Central Park April 18

The third bird down is a composite image.

Palm Warbler, Central Park 4/18/2017
Palm Warbler, Central Park 4/18/2017
Yellow-rumped Warbler, Central Park 4/18/2017
Yellow-rumped Warbler, Central Park 4/18/2017
Yellow-rumped Warbler, Central Park 4/18/2017
Yellow-rumped Warbler, Central Park 4/18/2017

Snake's Head Fritillary, Central Park 4/18/2017 Snake’s Head Fritillary, Central Park 4/18/2017[/caption]

Sessile-flowered Wake-robin, Central Park 4/18/2017
Sessile-flowered Wake-robin, Central Park 4/18/2017
Daffodil, Central Park 4/18/2017
Daffodil, Central Park 4/18/2017
Red Tulips, Central Park 4/18/2017
Red Tulips, Central Park
Yellow Tulips, Central Park 4/18/2017
Yellow Tulips, Central Park 4/18/2017

Central Park Spring Flowers

Photographed using a Nikon D750 with a Sigma 150-600 mm lens in Central Park Tuesday April 11. I find that my big lens can work a lot like a macro.

Virginia Bluebell, Central Park 4/11/2017
Virginia Bluebell, Central Park 4/11/2017
Rhododendron. Central Park 4/11/2017
Rhododendron. Central Park 4/11/2017
Chinese Barberry, Central Park 4/11/2017
Chinese Barberry, Central Park 4/11/2017
Peach, Central Park 4/11/2017
Peach, Central Park 4/11/2017
Bloodroot (Sanguinaria canadensis, Central Park 4/11/2017
Bloodroot (Sanguinaria canadensis, Central Park 4/11/2017

Central Park Birds Wednesday

I actually photographed these on Tuesday April 11 in Central Park and processed them next day. So the title is not totally wrong.

One of those lucky shots.

Ruby-crowned Kinglet, Central Park 4/11/2017
Ruby-crowned Kinglet, Central Park 4/11/2017

The Red-headed Woodpecker has been there all winter but I was unable to get to that part of the park to see it until now. A terrible bunch of photos of it, but they are mine.

Red-headed Woodpecker, Cnetral Park 4/12/2017
Red-headed Woodpecker, Cnetral Park 4/12/2017

Late Spring Birds

A selection of birds from March photographed in Central Park.

Song Sparrow, Central Park 3/29/2017
Song Sparrow, Central Park 3/29/2017 version 2

The Phoebe was hanging out at Turtle Pond. I didn’t get a close shot of it.

Woodcock Fall

A Group of Woodcocks (aka Timberdoodle) is called a Fall. New York City just experienced a massive fallout of a huge Fall of Woodcocks after the snow storm. The last couple of days were great days for birders. I saw more Woodcock yesterday in Central Park than I have ever seen in my entire life, 11 of perhaps hundreds. I also saw a Wilson’s Snipe. It isn’t so good for the Woodcocks. The poor Woodcocks were not expecting a snow storm to get in the way of their migration: Many have died hitting buildings; hawks and falcons are dining on them; and cold is also a problem. They have been seen huddled together, probably to stay warm. Normally I rarely see any because they are so well camouflaged. They sure stand out against the snow. In Central Park they are hanging out by streams looking for food. I hope they survive and continue north to breed soon.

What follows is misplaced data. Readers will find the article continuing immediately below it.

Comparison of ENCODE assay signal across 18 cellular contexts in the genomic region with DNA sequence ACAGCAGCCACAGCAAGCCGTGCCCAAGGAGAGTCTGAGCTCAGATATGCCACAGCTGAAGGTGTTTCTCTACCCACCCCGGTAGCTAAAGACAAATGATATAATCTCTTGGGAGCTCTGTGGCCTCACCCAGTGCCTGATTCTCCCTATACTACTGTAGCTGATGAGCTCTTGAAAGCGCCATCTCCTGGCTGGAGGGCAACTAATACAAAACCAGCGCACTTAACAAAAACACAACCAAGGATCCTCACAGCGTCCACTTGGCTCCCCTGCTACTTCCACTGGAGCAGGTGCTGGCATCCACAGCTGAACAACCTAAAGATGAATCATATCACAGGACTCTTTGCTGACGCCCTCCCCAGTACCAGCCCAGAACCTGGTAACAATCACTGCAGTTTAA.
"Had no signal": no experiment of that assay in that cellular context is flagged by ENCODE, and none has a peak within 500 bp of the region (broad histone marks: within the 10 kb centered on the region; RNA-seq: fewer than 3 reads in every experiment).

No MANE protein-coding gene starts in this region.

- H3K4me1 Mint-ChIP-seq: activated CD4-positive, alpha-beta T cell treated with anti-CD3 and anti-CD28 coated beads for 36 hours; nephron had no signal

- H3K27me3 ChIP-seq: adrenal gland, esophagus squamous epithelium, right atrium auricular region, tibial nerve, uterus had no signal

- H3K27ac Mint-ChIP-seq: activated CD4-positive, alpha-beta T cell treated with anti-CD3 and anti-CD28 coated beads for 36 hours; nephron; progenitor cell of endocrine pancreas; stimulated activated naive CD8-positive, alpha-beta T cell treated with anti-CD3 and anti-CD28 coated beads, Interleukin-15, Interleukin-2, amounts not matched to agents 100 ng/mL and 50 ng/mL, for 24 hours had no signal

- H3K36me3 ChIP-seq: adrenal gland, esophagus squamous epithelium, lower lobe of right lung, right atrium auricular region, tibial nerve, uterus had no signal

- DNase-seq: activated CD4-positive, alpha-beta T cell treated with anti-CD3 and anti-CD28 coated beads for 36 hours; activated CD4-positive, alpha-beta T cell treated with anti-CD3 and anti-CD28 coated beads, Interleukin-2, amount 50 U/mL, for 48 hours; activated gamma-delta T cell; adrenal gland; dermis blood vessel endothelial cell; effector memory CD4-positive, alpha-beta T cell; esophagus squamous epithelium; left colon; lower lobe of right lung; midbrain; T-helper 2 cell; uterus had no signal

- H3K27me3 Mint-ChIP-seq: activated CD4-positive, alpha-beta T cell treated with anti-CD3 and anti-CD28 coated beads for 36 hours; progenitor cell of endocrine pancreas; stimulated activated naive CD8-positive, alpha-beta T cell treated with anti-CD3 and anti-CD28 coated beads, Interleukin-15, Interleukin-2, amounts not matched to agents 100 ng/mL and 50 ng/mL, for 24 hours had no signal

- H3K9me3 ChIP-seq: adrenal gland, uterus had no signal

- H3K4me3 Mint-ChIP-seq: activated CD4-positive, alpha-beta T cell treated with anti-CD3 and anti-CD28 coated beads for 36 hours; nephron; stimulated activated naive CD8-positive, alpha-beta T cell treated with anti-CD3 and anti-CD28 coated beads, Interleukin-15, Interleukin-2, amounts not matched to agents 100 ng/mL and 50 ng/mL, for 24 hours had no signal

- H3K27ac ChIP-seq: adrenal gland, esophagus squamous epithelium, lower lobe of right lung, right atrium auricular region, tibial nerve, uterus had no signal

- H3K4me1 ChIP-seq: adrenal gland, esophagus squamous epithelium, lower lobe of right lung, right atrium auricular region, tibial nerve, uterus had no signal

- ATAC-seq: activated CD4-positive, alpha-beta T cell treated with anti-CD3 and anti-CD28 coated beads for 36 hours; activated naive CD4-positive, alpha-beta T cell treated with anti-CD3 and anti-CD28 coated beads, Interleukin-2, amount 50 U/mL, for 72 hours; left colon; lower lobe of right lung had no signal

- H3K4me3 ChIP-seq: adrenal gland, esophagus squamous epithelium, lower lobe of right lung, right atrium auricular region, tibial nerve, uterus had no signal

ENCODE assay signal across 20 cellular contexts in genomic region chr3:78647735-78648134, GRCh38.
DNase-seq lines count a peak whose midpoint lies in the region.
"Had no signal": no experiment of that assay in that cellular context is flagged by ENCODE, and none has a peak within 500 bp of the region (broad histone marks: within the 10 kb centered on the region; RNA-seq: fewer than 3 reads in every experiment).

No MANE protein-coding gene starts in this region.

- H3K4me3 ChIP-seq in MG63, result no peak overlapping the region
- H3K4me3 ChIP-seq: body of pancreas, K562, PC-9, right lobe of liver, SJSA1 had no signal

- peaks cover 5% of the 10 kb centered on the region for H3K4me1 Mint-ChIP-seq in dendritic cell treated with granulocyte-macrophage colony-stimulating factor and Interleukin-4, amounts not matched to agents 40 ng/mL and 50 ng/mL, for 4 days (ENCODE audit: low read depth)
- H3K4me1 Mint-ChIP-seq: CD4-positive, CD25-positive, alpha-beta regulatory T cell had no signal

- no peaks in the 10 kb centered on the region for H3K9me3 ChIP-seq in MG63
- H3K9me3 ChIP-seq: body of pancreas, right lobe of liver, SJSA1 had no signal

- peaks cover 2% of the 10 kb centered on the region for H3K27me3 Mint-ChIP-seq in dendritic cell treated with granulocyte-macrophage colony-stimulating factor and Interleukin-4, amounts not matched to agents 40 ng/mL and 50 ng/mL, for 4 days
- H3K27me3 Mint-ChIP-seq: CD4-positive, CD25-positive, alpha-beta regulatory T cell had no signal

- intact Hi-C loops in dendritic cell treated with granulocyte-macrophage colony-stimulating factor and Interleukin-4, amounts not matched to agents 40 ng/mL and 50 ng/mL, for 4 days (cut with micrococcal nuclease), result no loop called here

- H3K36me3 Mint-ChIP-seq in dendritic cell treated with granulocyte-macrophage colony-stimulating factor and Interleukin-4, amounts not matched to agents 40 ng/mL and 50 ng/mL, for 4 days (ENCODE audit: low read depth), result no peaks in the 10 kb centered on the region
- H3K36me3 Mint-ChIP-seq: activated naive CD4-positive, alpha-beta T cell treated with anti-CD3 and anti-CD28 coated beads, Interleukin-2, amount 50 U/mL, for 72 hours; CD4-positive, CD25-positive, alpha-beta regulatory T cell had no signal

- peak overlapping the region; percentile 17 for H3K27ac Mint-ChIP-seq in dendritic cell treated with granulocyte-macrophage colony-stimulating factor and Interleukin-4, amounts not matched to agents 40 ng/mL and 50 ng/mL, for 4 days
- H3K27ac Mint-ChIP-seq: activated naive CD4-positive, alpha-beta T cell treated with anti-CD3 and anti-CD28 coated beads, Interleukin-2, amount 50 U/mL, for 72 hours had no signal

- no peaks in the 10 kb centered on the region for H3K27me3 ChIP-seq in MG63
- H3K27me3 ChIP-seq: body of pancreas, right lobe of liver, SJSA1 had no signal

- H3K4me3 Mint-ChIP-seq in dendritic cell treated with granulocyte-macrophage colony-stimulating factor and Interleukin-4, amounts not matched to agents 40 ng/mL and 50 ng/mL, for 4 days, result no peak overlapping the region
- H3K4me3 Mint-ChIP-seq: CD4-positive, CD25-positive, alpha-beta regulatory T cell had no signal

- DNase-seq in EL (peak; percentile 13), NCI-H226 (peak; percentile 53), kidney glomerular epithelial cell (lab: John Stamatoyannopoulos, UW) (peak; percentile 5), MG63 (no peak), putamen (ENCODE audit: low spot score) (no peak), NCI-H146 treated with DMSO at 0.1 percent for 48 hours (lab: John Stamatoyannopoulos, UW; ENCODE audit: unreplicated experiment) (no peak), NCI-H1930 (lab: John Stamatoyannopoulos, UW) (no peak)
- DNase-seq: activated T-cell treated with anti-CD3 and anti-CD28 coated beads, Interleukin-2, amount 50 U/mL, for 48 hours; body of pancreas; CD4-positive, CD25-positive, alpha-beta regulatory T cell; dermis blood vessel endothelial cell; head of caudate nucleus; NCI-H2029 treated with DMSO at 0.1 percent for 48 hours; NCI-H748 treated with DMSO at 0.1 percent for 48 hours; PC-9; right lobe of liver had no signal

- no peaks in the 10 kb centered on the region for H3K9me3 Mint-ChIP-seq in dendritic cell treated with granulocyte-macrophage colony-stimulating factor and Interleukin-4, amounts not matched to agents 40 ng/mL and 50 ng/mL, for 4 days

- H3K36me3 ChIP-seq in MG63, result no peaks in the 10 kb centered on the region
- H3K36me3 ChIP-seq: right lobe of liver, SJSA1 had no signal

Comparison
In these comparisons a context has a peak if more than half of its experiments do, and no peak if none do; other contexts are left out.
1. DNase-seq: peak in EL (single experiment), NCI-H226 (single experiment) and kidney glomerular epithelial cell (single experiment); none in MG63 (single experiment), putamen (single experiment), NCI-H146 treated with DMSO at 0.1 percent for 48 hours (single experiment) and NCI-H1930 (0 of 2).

If you find an injured Woodcock put it in a paper bag and get it to a bird rehabilitator, like the Wild Bird Fund in NYC. See what to do with an injured bird. Their beaks are delicate and they need to be in something soft like a bag. More about Woodcocks at Cornell.

An Early Bird Gets Caught in the Snowstorm, New York Times March 17, 2017

Also see American Woodcock Event in Central Park March 15 – 17, 2017 by Anders Peltomaa. I created and maintain the Linnaean Society of NY’s website.

American Woodcock, Central Park 7/16/2017
American Woodcock, Central Park 7/16/2017

Woodcock in a stream in Central Park

Against snow

The Wilson’s Snipe